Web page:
x_vals = np.random.rand(2, 2)
# Runs y operation
sess.run(y, feed_dict={x: x_vals})

TensorFlow will not return a self-referenced placeholder in the feed dictionary.

With these concepts clear, we can move forward with TensorFlow. See you next time with more TF!

Declaring tensors in TensorFlow

[Requirement: Tensorflow and NumPy installed on Python +3.5]
[Requirement: import tensorflow as tf]
[Requirement: import numpy as np]

Tensors are the primary data structure we use in TensorFlow, and, as Wikipedia describes them, “tensors are geometric objects that describe linear relations between geometric vectors, scalars and other tensors”. Tensors can be described as multidimensional arrays, embracing the concepts of scalar, vector and matrix, without taking in consideration the coordinate system

The tensor order is the number of indexes we need to specify one element; so, an scalar will be an order 0 tensor, a vector will be an order 1 tensor, a matriz an order 2 tensor, and so on.

Order.3.Tensor
Fig 1. Order 3 Tensor

Now we know what a tensor is, I’m going to show you how we can declare tensors in TensorFlow.

1. Fixed tensors

>>> zeros_tsr = tf.zeros([5, 5], dtype=tf.int32, name='zeros5x5')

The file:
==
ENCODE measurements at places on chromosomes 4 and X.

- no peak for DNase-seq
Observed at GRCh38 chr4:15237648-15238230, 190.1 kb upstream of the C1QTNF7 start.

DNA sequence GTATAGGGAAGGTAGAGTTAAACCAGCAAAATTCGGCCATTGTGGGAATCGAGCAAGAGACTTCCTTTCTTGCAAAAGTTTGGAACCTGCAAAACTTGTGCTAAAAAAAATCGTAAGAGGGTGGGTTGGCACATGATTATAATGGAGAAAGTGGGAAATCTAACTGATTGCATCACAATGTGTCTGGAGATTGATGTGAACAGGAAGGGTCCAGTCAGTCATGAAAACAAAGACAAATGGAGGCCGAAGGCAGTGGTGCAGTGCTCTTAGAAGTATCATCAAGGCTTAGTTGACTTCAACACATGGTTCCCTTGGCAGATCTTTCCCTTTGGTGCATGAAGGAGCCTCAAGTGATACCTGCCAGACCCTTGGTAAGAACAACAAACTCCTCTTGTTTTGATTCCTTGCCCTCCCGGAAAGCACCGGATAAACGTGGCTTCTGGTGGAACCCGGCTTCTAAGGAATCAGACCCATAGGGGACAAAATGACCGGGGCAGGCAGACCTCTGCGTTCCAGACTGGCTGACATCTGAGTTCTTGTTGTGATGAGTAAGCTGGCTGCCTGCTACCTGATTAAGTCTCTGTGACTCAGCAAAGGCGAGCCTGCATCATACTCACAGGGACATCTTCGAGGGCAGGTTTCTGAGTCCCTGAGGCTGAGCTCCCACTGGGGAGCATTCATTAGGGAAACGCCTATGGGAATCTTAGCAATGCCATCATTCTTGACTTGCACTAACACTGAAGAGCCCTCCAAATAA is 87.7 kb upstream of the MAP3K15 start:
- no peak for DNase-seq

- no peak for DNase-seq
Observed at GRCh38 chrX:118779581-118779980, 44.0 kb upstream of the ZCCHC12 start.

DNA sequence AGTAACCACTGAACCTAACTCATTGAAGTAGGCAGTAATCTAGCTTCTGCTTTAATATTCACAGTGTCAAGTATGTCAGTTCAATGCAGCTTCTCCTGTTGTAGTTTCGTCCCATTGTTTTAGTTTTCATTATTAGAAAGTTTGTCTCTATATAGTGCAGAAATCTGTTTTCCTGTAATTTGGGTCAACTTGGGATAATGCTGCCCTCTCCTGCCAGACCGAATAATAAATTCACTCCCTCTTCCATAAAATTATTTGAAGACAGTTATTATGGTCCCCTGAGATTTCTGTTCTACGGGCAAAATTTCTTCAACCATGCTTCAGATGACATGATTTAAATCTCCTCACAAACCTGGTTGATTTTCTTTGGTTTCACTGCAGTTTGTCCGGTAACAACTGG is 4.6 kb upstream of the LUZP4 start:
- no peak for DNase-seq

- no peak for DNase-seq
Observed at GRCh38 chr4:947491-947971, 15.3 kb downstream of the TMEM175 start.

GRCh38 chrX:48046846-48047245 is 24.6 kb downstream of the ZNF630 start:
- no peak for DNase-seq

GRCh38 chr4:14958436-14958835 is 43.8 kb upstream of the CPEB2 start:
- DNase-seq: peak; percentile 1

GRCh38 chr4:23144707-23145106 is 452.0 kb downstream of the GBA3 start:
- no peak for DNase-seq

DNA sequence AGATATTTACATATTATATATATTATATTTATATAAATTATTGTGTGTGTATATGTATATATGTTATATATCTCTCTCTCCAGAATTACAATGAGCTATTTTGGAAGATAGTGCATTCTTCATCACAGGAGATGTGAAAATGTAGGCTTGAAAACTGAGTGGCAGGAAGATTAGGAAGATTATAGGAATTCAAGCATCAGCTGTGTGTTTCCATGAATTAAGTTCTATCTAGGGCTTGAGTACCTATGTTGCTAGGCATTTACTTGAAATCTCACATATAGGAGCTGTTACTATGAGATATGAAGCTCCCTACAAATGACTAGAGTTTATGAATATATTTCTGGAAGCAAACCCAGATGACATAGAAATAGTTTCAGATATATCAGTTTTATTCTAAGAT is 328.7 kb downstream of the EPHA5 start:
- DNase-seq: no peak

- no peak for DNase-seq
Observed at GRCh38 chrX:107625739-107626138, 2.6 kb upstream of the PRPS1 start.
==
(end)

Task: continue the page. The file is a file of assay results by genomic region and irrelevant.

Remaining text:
>>> print(zeros_tsr)
Tensor("zeros5x5:0", shape=(5, 5), dtype=int32)
>>> tf.InteractiveSession().run(zeros_tsr)
array([[0, 0, 0, 0, 0],
       [0, 0, 0, 0, 0],
       [0, 0, 0, 0, 0],
       [0, 0, 0, 0, 0],
       [0, 0, 0, 0, 0]])
>>> ones_tsr = tf.ones([5, 5], dtype=tf.float32, name='ones5x5')
>>> print(ones_tsr)
Tensor("ones5x5:0", shape=(5, 5), dtype=float32)
>>> tf.InteractiveSession().run(ones_tsr)
array([[ 1., 1., 1., 1., 1.],
       [ 1., 1., 1., 1., 1.],
       [ 1., 1., 1., 1., 1.],
       [ 1., 1., 1., 1., 1.],
       [ 1., 1., 1., 1., 1.]], dtype=float32)
>>> filled_tsr = tf.fill([5, 5], 123, name='filled123')
>>> print(filled_tsr)
Tensor("filled123:0", shape=(5, 5), dtype=int32)
>>> tf.InteractiveSession().run(filled_tsr)
array([[123, 123, 123, 123, 123],
      [123, 123, 123, 123, 123],
      [123, 123, 123, 123, 123],
      [123, 123, 123, 123, 123],
      [123, 123, 123, 123, 123]])
>>> filled2_tsr = tf.constant(123, shape=[5, 5], name='filled123_2', dtype=tf.int16)
>>> print(filled2_tsr)
Tensor("filled123_2:0", shape=(5, 5), dtype=int16)